Several conditions that Interventional Pain Management techniques are applied include neck pain, bone or muscle pain, lower back pain, chronic headaches, face or mouth pain.

There are times that these techniques play a large part in a multi-disciplinary approach to relieve pain and most symptoms. These diagnostic procedures can be used in conjunction with emotional and mental therapies as well as prescription medications.


These injections are also known as nerve blocks, which work to offer temporary to long-term pain relief. They work by sending powerful medications like anesthetics, steroids, and opioids near or directly on the nerve for pain relief. One of the common injections is an epidural steroid injection. This, minimally invasive, injection sends steroids and a numbing agent directly to the inflamed nerve space. Some common injections are sacroiliac joint injections, single nerve root block, and facet joint injections. Most patients require two to three injections for optimum benefits. Some patients who have received these injections have reported pain relief which can last for several years.

Electrical Stimulation

Electrical stimulation is a kind of neuromodulation. Through this procedure, a stimulator device is implanted sending pulses directly to the area causing pain while blocking pain signals from reaching the brain. Electrical stimulation may also be used for specific spinal and nerve conditions including diabetic peripheral neuropathy, epilepsy, and Parkinson’s disease. The patient is able to turn the current on and off or adjust the intensity of the signals.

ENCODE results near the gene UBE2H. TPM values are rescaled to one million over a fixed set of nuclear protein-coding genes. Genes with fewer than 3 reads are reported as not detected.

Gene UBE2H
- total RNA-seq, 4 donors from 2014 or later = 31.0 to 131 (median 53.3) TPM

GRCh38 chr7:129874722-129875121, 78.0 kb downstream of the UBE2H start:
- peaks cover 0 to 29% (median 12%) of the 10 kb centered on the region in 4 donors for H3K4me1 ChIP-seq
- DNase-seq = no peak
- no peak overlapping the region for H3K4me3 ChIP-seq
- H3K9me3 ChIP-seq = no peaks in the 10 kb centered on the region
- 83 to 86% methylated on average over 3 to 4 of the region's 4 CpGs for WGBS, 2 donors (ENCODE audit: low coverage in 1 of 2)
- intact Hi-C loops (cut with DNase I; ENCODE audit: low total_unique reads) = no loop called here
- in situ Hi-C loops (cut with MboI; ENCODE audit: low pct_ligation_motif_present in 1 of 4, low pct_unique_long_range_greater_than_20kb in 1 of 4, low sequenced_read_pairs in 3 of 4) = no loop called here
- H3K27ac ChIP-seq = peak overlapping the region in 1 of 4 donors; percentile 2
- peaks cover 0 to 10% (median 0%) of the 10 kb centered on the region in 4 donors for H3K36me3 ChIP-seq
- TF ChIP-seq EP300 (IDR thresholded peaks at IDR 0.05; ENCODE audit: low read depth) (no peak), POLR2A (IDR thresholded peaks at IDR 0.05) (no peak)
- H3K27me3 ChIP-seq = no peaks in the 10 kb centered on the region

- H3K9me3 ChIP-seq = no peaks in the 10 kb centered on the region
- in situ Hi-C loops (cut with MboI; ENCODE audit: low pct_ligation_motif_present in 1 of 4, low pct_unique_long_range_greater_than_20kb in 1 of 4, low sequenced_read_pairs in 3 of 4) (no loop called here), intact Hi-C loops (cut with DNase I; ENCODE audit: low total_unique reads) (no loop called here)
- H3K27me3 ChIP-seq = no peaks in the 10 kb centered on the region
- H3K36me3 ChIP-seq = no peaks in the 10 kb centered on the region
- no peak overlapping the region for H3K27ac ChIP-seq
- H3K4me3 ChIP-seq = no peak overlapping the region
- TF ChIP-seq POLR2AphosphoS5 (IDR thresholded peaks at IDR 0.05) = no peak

Radiofrequency Rhizotomy

With the use of x-ray guidance and a tiny insulated needle (probe), the doctor can heat the affected nerve without destroying the nerve pathway. Radiofrequency Rhizotomy temporally turns off the nerve’s ability to send pain signals to the brain. Some names for radiofrequency rhizotomy are neuroablation and radiofrequency ablation. For many patients, this kind of procedure may offer pain relief ranging from 9 months to 3 years. However, during pain-free months, the doctor will recommend physical therapy. Physical therapists may help you address the underlying physical issues that cause pain.

Interventional Pain Management – Is It an Option for You?

You may need to try different Interventional Pain Management techniques or incorporate a combination of various methods as part of a comprehensive pain management plan. These techniques can offer pain relief to boost your quality of life. Remember though, these Interventional Pain Management procedures also have particular risks, so it’s important to discuss with your doctor whether interventional pain management is a good choice for you.

For more information contact Comprehensive Pain Management in Attleboro, MA.